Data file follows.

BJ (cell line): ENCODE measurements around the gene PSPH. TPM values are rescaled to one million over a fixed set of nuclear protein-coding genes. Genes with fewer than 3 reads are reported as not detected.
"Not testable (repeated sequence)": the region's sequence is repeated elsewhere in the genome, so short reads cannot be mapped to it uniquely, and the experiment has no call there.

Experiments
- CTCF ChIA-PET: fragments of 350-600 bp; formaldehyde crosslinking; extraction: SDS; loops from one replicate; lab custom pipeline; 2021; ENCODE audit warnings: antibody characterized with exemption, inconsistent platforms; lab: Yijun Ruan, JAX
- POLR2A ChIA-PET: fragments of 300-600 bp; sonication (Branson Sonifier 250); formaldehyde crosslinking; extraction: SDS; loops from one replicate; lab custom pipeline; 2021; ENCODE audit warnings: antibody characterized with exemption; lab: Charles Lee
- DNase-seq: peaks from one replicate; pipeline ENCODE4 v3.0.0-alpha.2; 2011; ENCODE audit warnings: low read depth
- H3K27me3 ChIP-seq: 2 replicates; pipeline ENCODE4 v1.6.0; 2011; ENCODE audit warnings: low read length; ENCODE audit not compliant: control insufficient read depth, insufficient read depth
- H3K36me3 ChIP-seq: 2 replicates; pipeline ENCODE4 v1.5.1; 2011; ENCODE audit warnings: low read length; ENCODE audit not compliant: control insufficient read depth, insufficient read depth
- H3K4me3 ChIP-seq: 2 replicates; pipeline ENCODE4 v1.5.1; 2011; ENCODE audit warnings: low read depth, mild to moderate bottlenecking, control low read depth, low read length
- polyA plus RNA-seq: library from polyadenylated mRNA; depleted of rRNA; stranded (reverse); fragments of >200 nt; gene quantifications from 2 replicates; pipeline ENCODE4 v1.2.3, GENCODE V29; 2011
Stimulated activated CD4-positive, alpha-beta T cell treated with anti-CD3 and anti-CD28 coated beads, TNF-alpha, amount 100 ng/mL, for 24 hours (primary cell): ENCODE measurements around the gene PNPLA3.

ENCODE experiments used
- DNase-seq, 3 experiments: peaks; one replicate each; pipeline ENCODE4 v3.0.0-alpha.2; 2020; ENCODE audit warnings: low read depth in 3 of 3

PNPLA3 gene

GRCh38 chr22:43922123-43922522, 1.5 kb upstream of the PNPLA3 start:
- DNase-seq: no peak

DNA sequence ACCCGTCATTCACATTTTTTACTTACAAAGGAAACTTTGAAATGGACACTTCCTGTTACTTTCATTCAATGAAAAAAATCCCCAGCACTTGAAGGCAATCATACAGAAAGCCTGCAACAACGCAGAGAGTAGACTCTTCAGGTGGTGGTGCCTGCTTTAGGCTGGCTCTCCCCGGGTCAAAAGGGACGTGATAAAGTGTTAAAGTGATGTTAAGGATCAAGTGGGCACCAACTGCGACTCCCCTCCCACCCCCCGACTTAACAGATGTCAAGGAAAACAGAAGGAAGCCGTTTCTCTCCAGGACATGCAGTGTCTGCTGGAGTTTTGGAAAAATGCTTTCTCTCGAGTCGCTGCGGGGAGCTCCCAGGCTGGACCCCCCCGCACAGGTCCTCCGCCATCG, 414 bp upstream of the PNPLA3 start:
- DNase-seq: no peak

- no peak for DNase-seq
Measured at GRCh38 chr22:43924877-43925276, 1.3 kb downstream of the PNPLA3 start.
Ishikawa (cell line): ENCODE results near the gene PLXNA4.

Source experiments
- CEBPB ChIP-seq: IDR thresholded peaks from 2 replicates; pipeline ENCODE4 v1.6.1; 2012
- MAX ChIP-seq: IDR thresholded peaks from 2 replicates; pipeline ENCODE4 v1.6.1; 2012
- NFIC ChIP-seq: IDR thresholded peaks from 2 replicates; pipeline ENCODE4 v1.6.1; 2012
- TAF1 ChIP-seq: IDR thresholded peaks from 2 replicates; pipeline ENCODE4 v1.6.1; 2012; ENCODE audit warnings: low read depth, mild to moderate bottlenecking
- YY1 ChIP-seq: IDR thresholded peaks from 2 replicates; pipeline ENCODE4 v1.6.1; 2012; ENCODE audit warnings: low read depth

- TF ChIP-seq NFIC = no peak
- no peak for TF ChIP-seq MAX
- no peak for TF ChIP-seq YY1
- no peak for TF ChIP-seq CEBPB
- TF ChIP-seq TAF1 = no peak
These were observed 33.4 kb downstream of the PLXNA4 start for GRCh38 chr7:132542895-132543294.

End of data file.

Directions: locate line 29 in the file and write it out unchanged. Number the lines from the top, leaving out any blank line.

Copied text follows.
- no peak for TF ChIP-seq MAX